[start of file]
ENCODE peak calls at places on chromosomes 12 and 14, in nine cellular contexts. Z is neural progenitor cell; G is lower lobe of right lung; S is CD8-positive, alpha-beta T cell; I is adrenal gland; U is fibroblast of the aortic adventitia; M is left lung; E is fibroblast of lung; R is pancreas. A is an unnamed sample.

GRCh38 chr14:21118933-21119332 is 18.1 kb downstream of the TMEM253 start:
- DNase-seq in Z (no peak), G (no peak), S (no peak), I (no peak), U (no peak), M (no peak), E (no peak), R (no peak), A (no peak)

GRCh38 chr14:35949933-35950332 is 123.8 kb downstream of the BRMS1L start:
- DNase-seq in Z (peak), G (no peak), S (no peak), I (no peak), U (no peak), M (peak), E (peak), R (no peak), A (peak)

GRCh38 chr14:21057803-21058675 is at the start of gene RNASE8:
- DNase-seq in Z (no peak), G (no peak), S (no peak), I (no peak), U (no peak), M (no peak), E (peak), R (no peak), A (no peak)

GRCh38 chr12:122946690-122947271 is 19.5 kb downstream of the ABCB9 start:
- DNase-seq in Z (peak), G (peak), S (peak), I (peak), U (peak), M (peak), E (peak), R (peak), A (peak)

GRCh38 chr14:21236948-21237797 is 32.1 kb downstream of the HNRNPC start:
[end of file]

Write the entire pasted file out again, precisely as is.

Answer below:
ENCODE peak calls at places on chromosomes 12 and 14, in nine cellular contexts. Z is neural progenitor cell; G is lower lobe of right lung; S is CD8-positive, alpha-beta T cell; I is adrenal gland; U is fibroblast of the aortic adventitia; M is left lung; E is fibroblast of lung; R is pancreas. A is an unnamed sample.

GRCh38 chr14:21118933-21119332 is 18.1 kb downstream of the TMEM253 start:
- DNase-seq in Z (no peak), G (no peak), S (no peak), I (no peak), U (no peak), M (no peak), E (no peak), R (no peak), A (no peak)

GRCh38 chr14:35949933-35950332 is 123.8 kb downstream of the BRMS1L start:
- DNase-seq in Z (peak), G (no peak), S (no peak), I (no peak), U (no peak), M (peak), E (peak), R (no peak), A (peak)

GRCh38 chr14:21057803-21058675 is at the start of gene RNASE8:
- DNase-seq in Z (no peak), G (no peak), S (no peak), I (no peak), U (no peak), M (no peak), E (peak), R (no peak), A (no peak)

GRCh38 chr12:122946690-122947271 is 19.5 kb downstream of the ABCB9 start:
- DNase-seq in Z (peak), G (peak), S (peak), I (peak), U (peak), M (peak), E (peak), R (peak), A (peak)

GRCh38 chr14:21236948-21237797 is 32.1 kb downstream of the HNRNPC start: